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Phaptawan Suwannakudt received her training, not in the academy, but over a difficult twelve-year apprenticeship to her father , the renowned mural artist Paiboon Suwanannakudt or Tan Kudt. Since his death she has achieved something like celebrity status in her own right in Thailand for her leadership of the Tan Kudt Group which, under her direction, has carried out a number of prestigious temple and hotel mural projects, and has enjoyed the patronage of, amongst others, the Thai Crown Princess.
The works on canvas, silk and tracing paper exhibited at Sherman Galleries Hargrave leave us in no doubt that Suwannakudt is a masterful inheritor of the tradition of Thai sacred art. All of the works take Buddhist allegories as their subject matter, and strongly reference the artist's practice as a temple painter. This is true particularly of the monumental Buddha's Lives and His Enlightenment Screen, which is a scaled-down version of a temple mural scheme. A viewing of Suwannakudt's work is not limited however to the esoteric pleasures of an iconographic reading. In her hands the form and content of traditional Thai devotional art do not ossify, but are subject to an innovation and critical reinterpretation which make her work anything but static.
Relegated as a novice to washing brushes and palettes, Suwannakudt found her first creative outlet in clandestine experiments with colour. Here she was perhaps inspired by her father, who had refused to be bound by the conventional wisdom regarding the juxtaposition of colours. Tan Kudt found his paints in unusual places, at one stage using car paint pigments bought in Bangkok's Chinatown. We should not be surprised then that Phaptawan Suwannakudt's palette references not a staid traditionalism, but in its intensity and polyphony evokes Thai popular art genres, such as movie posters, conjuring up the cacophonous, fluorescent modernity of the Bangkok streetscape.
Suwannakudt takes a similarly heterodox approach to subject matter. Her illustrations of Buddhist tales are not merely neutral retellings, but are informed by a critical feminist reading of these largely patriarchal narratives. The 'Nariphon' series references the Thai Buddhist myth of the 'girl-fruit' that are said to grow in the mythical Himaphan forests and must be picked while ripe lest they rot. The artist was inspired to paint this series while working on a mural project in Phayao, Northern Thailand. There she was told the story of how the twelve year-old daughter of a
local family was sold into prostitution for a mere 3,000 Baht ($120 US). In the bargaining between the girl's parents and the brothel agent, the price was determined by reference to the value of other goods sold on the market. I Here Suwannakudt finds in the sacred myths of a premodern Thai patriarchy an analogy for the dehumanising, objectifying power of the modern capitalist market in Thailand. For me this is an exemplary moment in her work in that it sets up a tension and dialogue between Thai tradition and modernity, text and practice, and religious and secular life.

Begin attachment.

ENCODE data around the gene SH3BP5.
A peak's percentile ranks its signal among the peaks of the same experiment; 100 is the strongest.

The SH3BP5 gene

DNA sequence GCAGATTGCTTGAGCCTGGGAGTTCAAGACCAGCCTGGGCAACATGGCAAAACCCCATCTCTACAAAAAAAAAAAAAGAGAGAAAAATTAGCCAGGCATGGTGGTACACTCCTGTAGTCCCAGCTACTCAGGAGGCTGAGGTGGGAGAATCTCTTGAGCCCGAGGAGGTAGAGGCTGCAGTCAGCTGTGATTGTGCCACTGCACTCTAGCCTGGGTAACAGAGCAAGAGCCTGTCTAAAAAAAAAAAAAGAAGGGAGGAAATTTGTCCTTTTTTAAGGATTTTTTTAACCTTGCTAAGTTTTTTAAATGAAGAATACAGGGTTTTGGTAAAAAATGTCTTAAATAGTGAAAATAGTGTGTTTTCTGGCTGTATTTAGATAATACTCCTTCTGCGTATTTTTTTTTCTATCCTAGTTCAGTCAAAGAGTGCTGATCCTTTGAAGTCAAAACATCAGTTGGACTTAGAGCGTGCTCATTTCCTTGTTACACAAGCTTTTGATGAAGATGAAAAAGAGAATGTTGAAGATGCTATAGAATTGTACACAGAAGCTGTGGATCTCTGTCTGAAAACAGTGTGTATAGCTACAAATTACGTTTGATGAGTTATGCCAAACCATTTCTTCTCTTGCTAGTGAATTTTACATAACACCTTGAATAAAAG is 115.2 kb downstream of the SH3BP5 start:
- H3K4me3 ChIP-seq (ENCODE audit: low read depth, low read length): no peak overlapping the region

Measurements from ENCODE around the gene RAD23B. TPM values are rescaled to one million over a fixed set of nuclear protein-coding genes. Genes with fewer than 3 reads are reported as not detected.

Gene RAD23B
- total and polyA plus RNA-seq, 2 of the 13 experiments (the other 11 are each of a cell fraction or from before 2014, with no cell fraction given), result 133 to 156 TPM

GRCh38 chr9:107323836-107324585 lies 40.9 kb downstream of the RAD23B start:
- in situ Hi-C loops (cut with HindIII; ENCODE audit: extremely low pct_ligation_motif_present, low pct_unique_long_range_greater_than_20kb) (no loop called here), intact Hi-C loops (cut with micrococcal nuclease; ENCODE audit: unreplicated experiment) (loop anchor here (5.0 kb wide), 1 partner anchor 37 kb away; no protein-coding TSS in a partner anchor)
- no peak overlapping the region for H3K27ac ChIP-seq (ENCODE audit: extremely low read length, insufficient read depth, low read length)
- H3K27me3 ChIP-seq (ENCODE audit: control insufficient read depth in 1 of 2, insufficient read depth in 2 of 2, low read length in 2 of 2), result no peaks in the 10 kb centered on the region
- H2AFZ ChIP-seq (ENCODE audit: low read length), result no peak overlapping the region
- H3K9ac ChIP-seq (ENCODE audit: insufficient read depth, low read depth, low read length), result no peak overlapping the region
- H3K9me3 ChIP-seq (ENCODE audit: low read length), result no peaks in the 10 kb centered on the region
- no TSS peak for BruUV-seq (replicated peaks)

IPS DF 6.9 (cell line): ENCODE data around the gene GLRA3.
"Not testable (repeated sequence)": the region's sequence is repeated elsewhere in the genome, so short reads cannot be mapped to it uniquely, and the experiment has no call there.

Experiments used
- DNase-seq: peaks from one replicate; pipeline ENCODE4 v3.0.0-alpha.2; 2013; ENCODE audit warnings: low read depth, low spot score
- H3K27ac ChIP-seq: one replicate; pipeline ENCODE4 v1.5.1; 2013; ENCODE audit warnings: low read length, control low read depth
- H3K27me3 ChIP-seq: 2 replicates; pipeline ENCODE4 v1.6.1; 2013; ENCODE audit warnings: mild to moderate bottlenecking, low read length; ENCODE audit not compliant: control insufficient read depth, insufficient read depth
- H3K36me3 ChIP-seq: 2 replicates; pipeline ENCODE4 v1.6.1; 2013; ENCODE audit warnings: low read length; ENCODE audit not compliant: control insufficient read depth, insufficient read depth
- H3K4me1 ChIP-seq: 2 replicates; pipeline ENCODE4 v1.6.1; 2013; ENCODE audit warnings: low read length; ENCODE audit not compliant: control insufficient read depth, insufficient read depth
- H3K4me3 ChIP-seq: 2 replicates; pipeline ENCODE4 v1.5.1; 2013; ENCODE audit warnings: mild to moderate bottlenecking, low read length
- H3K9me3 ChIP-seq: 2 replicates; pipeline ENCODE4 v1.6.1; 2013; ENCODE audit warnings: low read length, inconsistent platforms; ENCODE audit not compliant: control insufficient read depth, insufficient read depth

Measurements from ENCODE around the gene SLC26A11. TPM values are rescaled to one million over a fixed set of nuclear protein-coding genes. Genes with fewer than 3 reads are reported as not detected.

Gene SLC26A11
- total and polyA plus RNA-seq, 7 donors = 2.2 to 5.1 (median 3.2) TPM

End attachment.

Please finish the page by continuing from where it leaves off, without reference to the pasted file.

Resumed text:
The subtleties of Suwannakudt's work have not always been appreciated. In Thailand, she has had to resist being categorised as 'traditional', and has consistently refused to be incorporated in the tourism-driven art market for 'authentic' cultural artefacts. Neither has she fitted comfortably into the Thai contemporary art scene, with its privileging of the visual grammars of Western modernity. Her strategy has been to evade this binary logic by exhibiting in women's exhibitions such as Womanifesto and Tradisexion in alternative spaces such as Bangkok's Concrete House. From these margins she has forced an entry on her own terms into the Thai art establishment.
Suwannakudt's entry into the field of contemporary Australian art seems destined to be an equally difficult one. Despite her seniority and status in Thailand, she has been presented (and priced) as a 'young artist' in Australia. One wonders if an artist of similar stature coming from Europe or North America would get this same treatment. Further, as evidenced in Edmund Capon's address at the opening of the show, Suwannakudt has not been able to escape being immediately absorbed into an Australian discourse on 'Asian art', thus being constituted as supplementary to or exotic within a mainstream field of contemporary Australian art. One has to fear that this recoding will close off interpretive possibilities, forcing Suwannakudt's work either into a reading whereby it will be idealised as the authentic expression of a traditional cultural identity untainted by modernisation, or dismissed as 'not radical enough' as a dissident critique of a statist, normative and gendered modern Thai national identity. Neither of these readings however is sufficient to appreciate the complexity of Suwannakudt's pursuit of a contemporary Thai art from within the resources of a non-Western sacred tradition. This is not to say that the possibility of an ongoing engagement with art from the region is so hopelessly fraught that Suwannakudt cannot be 'understood' in Australia, but rather that in the process of pursuing that all-important engagement we are obliged to question reflexively the assumptions and institutional practices around 'Asian art'.
I. Lindy Lee (1999) 'Picturing the Sun: the paintings of Phaptawan Suwannakudt'. Phaptawan Suwannakudt and John Clark (1999) Explanatory notes for works by Phaptawan Suwannakudt for exhibition at Shenman Galleries, Hargrave
Street, Sydney, 21 July-21 August 1999. Unpublished.